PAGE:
'In the time of Spanish rule, and for many years afterwards, the town of Sulaco -the luxuriant beauty of the orange gardens bears witness to its antiquity-had never been commercially anything more important than a coasting port with a fairly large local trade in ox-hides and indigo.' This is the euphonious opening sentence to Joseph Conrad's Nostromo (its rhythm reminds me of the famous declaration at the start of The Adventures of Augie March “I am an American, Chicago born—Chicago, that somber city—and go about things as I have taught myself, free-style, and will make the record in my own way.”)
Conrad spends the whole of the first chapter describing the landscape of Sulaco and the Golfo Placido: scene setting, yes, but also a sign that this novel's ambition includes the creation of a completely believable South American country in all its details. Here, for example, is Conrad's first mention of the Cordillera - mountains which have isolated Sulaco from the effects of Civil War until the turbulent events of the novel:
'On crossing the imaginary line drawn from Punta Mala to Azuera the ships from Europe bound to Sulaco lose at once the strong breezes of the ocean. They become the prey of capricious airs that play with them for thirty hours at a stretch sometimes. Before them the head of the calm gulf is filled on most days of the year by a great body of motionless and opaque clouds. On the rare clear mornings another shadow is cast upon the sweep of the gulf. The dawn breaks high behind the towering and serrated wall of the Cordillera, a clear-cut vision of dark peaks rearing their steep slopes on a lofty pedestal of forest rising from the very edge of the shore. Amongst them the white head of Higuerota rises majestically upon the blue. Bare clusters of enormous rocks sprinkle with tiny black dots the smooth dome of snow.'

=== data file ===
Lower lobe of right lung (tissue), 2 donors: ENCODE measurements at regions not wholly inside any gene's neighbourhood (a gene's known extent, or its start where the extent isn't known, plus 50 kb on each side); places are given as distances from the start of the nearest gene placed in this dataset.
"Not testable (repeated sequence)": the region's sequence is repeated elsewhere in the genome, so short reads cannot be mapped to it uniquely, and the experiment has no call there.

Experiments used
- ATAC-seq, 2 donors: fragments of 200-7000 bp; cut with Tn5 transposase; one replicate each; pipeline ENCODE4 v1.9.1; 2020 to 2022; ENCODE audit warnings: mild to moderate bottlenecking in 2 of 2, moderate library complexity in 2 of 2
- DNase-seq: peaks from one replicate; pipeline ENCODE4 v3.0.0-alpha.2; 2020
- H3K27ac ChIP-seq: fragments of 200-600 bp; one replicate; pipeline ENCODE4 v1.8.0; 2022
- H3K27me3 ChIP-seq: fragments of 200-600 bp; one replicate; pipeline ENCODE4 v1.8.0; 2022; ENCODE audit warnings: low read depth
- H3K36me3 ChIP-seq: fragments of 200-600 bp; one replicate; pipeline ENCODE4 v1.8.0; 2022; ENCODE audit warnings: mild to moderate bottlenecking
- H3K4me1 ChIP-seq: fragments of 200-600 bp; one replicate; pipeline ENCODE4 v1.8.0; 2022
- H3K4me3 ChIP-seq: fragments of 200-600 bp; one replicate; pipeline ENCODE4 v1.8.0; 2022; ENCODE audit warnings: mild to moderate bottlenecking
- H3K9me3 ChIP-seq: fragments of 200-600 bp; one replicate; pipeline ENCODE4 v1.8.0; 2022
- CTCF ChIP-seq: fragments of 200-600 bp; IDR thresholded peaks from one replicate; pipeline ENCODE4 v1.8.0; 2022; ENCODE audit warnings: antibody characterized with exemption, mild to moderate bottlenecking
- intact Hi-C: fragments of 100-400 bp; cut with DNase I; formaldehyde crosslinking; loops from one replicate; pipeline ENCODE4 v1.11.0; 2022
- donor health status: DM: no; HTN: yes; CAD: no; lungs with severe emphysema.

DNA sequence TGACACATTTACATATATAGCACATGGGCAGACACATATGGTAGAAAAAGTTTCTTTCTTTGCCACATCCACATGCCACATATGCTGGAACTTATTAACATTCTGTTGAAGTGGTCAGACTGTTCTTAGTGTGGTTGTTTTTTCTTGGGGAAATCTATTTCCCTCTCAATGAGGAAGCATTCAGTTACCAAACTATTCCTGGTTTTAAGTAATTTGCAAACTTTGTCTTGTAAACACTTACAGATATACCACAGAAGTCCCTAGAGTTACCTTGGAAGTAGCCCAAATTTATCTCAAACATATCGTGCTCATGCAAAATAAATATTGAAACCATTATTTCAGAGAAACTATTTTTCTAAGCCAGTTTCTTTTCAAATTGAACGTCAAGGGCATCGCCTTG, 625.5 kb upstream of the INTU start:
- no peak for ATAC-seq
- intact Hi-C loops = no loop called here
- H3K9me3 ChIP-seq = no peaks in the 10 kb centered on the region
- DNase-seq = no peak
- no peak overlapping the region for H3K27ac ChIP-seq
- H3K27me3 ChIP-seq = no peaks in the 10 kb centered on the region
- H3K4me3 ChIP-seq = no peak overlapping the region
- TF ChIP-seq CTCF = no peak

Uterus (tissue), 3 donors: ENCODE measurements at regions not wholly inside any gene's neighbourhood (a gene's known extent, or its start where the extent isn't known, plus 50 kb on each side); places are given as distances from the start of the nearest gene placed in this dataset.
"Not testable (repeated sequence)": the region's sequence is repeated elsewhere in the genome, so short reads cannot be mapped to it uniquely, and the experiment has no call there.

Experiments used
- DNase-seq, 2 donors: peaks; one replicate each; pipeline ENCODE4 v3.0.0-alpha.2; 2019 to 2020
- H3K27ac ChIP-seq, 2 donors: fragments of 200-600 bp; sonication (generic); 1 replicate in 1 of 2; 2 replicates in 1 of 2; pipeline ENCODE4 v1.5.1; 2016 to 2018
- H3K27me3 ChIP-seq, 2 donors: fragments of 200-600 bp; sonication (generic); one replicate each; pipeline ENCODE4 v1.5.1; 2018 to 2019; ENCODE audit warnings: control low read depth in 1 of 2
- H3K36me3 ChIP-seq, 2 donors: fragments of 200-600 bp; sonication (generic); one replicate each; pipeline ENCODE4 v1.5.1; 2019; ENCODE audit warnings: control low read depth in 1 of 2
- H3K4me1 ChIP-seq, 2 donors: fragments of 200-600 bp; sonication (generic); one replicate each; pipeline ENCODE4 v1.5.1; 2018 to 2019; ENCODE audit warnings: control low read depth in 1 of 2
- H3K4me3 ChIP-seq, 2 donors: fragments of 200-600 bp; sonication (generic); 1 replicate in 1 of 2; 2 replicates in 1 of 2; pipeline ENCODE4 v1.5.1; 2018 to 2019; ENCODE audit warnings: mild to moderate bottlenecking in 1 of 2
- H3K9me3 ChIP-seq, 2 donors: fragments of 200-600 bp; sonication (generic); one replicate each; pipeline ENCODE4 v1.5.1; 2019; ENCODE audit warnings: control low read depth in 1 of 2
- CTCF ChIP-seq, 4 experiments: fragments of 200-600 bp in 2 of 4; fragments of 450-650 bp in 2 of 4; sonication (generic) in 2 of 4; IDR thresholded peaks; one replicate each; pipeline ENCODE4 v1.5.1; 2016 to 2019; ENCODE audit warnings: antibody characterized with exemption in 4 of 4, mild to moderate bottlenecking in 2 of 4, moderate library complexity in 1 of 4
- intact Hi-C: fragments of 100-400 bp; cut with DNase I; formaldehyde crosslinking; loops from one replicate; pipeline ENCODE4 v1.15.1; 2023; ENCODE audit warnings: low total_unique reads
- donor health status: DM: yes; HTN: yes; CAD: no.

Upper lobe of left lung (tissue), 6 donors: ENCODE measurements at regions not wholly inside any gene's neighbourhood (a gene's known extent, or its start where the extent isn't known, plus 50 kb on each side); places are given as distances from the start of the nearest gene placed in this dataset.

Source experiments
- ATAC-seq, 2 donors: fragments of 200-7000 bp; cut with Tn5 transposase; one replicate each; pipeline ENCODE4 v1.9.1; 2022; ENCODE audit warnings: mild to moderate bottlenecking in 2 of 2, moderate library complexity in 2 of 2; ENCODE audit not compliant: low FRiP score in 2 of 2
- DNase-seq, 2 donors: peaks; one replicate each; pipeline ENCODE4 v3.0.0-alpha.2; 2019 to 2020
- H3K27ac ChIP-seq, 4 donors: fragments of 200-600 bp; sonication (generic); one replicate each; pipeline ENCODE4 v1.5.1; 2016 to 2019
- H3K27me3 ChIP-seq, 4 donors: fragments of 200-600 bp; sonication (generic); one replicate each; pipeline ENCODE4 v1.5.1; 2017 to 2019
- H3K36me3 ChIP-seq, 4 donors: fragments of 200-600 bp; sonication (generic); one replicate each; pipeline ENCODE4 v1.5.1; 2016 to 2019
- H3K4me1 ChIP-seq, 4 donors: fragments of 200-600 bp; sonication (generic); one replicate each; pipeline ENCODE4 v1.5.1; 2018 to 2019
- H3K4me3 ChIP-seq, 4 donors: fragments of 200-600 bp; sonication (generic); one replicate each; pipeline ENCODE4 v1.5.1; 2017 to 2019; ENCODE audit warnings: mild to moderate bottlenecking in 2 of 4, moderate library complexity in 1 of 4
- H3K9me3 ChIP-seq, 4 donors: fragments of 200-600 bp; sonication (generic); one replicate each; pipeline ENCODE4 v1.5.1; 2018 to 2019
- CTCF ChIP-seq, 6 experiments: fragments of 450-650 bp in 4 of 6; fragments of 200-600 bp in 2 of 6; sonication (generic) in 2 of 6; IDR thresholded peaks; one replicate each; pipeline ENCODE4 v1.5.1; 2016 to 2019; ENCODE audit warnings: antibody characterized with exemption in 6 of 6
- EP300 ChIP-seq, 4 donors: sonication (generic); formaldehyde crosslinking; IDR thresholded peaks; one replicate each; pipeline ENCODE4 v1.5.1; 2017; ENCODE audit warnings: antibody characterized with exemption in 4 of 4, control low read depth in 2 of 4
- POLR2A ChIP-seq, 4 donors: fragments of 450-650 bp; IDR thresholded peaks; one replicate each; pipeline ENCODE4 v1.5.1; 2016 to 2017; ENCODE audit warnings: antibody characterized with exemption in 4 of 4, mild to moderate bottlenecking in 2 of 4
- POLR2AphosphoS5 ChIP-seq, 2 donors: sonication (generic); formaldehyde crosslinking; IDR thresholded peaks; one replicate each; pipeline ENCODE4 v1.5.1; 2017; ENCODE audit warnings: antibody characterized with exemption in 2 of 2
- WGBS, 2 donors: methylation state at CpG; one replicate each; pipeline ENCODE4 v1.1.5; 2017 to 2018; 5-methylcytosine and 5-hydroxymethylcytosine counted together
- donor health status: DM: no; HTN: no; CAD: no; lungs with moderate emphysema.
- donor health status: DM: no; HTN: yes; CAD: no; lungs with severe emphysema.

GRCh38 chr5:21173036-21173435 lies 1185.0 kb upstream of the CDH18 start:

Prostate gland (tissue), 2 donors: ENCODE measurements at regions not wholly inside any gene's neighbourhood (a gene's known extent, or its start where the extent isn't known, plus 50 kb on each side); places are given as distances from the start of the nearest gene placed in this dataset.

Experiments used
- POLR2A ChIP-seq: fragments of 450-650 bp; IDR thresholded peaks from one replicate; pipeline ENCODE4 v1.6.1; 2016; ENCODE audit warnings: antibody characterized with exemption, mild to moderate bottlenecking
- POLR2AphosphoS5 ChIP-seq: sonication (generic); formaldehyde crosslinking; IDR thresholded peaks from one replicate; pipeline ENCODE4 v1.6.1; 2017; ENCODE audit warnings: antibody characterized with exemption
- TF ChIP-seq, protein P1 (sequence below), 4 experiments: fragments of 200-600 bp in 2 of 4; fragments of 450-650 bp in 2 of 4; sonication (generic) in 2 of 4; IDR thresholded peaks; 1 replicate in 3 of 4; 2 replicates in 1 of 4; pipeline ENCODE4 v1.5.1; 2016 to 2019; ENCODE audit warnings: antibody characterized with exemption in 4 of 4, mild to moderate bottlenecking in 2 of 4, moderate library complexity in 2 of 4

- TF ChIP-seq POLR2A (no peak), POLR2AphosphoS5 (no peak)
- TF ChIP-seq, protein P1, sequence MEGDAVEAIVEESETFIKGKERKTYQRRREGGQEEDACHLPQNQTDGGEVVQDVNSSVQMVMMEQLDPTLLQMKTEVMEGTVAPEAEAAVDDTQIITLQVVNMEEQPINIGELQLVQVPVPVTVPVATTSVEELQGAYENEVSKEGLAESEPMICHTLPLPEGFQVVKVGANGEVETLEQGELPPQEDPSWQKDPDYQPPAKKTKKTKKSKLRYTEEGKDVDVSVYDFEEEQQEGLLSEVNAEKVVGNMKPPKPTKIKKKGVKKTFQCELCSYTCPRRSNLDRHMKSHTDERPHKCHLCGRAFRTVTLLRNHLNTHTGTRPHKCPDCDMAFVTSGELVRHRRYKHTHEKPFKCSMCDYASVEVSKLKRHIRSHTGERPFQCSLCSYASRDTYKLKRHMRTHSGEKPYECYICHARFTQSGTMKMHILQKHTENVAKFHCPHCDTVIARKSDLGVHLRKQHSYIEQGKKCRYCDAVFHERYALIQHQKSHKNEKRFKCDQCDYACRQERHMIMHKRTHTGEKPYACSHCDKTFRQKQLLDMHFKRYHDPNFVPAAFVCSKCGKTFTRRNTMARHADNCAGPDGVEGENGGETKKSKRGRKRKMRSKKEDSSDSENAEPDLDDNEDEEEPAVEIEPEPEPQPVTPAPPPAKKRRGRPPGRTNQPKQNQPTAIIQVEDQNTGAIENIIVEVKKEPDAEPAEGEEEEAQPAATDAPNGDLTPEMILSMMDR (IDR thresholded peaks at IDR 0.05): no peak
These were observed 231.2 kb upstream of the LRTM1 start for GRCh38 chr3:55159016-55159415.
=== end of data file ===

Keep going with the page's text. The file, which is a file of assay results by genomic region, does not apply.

The landscape in this first chapter will impact on the narrative and, literally in the case of the Cordellera, cast a shadow on Nostromo's characters. Conrad describes the political struggle for this territory, the transformation brought about by foreign capital and the coming of the railway, and the exploitation of its natural resources in the form of the increasingly productive silver mine. But like a Turner history painting it also registers the fleeting effects of sunlight and atmosphere: clouds are often described and the novel begins with a quotation from Shakespeare, "So foul a sky clears not without a storm."
At one key point in the novel, the landscape disappears altogether, as Decoud and Nostromo try to spirit away the mine's silver in a small boat in the misty silence of night: 'A great recrudescence of obscurity embraced the boat. The sea in the gulf was as black as the clouds above. Nostromo, after striking a couple of matches to get a glimpse of the boat-compass he had with him in the lighter, steered by the feel of the wind on his cheek. It was a new experience for Decoud, this mysteriousness of the great waters spread out strangely smooth, as if their restlessness had been crushed by the weight of that dense night...'
The novel actually contains a landscape painting - a vision of the country before the mine was developed, captured by the wife of the mine administrator, Charles Gould. 'The waterfall existed no longer. The tree-ferns that had luxuriated in its spray had died around the dried-up pool, and the high ravine was only a big trench half filled up with the refuse of excavations and tailings. The torrent, dammed up above, sent its water rushing along the open flumes of scooped tree trunks striding on trestle-legs to the turbines working the stamps on the lower plateau--the mesa grande of the San Tome mountain. Only the memory of the waterfall, with its amazing fernery, like a hanging garden above the rocks of the gorge, was preserved in Mrs. Gould's water-colour sketch; she had made it hastily one day from a cleared patch in the bushes, sitting in the shade of a roof of straw erected for her on three rough poles under Don Pepe's direction.'
It is like a description of Eden - a comparison made explicit when Mrs Gould looks at the landscape visible now only in this watercolour:
"Ah, if we had left it alone, Charley!"
"No," Charles Gould said, moodily; "it was impossible to leave it alone."
"Perhaps it was impossible," Mrs. Gould admitted, slowly. Her lips quivered a little, but she smiled with an air of dainty bravado. "We have disturbed a good many snakes in that Paradise, Charley, haven't we?"